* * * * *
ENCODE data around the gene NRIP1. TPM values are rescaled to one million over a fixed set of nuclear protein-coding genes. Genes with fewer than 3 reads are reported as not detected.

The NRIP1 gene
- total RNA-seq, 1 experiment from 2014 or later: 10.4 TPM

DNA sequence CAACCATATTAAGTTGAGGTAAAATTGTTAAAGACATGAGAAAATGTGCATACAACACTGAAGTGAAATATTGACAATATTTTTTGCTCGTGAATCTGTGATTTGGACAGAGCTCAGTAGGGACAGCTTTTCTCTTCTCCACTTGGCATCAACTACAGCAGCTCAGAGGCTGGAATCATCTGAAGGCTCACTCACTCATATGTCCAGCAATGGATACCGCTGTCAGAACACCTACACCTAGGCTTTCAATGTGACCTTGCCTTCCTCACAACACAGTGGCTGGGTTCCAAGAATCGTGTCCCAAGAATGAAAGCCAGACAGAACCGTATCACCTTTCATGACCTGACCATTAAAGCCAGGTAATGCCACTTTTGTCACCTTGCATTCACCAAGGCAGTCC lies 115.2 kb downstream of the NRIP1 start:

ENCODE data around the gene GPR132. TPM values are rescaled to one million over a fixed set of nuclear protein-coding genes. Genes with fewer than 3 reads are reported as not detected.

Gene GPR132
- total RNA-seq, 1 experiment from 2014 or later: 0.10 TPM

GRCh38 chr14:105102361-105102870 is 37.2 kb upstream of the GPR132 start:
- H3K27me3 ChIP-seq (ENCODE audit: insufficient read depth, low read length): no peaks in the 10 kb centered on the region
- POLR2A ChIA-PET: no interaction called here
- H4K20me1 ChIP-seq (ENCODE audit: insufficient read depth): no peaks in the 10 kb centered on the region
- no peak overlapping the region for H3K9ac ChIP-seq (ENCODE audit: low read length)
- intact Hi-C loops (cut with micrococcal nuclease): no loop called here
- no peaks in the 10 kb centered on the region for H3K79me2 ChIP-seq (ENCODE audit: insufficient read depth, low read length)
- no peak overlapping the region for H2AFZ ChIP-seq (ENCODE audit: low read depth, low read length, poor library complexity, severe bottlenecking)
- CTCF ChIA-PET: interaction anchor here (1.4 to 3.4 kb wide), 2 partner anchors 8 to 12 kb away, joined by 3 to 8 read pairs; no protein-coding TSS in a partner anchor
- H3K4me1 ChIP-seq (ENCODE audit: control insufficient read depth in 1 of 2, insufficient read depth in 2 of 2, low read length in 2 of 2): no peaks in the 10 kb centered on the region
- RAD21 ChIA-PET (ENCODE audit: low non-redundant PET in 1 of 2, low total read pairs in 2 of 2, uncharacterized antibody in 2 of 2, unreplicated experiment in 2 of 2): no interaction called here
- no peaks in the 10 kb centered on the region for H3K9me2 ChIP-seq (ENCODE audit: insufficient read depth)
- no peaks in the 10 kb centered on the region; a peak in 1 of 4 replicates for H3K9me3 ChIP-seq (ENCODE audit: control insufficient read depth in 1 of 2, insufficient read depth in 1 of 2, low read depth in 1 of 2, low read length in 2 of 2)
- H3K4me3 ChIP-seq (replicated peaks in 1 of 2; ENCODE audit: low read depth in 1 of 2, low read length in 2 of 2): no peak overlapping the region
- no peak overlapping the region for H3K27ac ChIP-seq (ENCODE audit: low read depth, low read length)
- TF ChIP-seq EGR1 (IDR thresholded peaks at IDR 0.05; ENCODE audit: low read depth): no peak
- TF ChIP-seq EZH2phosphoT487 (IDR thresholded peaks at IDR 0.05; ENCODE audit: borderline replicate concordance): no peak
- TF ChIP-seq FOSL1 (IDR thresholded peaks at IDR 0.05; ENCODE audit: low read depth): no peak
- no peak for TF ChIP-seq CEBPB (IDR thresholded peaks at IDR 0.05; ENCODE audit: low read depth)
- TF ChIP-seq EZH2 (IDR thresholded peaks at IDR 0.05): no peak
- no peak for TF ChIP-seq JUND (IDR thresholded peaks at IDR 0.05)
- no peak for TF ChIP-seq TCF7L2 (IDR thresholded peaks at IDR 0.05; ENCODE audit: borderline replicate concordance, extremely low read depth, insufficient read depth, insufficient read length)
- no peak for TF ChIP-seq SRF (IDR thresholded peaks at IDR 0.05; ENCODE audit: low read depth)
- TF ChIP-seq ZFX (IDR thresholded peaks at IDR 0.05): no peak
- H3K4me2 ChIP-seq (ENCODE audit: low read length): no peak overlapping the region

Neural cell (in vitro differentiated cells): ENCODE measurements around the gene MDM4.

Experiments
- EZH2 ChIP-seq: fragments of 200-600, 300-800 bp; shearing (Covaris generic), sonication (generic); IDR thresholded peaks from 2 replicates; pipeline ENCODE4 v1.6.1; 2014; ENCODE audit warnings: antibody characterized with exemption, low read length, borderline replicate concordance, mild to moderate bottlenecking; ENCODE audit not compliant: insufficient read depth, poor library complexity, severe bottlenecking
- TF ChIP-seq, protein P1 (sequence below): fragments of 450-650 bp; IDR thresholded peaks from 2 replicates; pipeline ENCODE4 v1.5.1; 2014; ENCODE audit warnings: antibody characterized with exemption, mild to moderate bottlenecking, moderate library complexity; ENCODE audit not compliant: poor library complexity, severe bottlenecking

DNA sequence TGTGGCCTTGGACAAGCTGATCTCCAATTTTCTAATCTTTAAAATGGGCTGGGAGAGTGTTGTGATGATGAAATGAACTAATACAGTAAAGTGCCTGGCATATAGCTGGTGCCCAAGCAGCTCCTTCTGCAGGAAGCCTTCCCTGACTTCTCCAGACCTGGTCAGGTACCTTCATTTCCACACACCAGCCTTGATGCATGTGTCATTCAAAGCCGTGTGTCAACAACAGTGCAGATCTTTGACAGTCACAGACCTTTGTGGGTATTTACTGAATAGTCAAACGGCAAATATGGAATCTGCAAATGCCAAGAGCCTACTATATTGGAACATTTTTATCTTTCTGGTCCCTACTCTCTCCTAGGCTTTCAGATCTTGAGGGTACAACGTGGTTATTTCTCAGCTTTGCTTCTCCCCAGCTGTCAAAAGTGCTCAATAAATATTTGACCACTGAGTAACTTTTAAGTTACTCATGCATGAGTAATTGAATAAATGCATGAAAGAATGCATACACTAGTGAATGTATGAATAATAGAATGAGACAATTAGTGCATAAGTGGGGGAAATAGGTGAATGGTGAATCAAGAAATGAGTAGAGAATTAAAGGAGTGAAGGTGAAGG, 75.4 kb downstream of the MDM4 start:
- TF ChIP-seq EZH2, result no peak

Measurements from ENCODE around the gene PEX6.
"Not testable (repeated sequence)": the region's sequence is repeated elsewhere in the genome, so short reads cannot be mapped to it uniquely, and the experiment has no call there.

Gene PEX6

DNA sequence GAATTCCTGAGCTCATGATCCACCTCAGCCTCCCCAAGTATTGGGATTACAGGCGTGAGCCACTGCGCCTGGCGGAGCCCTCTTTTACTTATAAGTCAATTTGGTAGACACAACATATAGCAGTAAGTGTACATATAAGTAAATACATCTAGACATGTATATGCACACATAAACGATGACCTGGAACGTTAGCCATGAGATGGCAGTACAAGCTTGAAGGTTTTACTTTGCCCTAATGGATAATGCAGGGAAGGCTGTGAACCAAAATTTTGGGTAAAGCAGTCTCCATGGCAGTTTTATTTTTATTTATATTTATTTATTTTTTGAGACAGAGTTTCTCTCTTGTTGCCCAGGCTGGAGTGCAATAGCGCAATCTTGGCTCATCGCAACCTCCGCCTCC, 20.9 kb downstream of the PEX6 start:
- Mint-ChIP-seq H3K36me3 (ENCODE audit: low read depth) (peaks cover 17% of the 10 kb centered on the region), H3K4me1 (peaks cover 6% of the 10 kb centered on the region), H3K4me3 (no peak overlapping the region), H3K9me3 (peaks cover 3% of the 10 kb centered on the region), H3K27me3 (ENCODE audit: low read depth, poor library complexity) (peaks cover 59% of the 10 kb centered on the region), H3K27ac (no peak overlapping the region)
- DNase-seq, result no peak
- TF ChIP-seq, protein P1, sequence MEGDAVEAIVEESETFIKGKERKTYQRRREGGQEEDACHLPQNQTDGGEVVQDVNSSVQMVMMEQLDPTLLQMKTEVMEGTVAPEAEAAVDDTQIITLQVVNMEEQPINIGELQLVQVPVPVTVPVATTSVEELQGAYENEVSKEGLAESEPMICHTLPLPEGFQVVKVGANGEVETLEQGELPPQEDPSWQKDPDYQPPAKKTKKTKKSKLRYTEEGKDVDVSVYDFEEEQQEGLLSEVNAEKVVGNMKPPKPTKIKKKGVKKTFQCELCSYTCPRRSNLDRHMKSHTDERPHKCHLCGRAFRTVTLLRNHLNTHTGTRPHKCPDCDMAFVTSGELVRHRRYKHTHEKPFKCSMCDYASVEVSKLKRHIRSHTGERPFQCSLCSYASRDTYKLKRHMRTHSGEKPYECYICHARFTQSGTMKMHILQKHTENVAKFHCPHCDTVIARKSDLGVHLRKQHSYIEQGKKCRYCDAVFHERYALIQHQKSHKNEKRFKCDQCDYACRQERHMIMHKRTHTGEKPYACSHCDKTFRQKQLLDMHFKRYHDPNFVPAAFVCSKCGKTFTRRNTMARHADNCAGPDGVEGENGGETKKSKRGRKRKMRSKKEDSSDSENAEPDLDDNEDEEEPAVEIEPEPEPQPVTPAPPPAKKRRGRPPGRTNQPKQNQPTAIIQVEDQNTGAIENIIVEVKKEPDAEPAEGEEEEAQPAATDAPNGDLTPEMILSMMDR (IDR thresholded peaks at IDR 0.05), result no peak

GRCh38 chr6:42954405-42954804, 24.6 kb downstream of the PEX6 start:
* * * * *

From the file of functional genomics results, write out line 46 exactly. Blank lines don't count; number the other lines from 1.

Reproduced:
GRCh38 chr6:42954405-42954804, 24.6 kb downstream of the PEX6 start: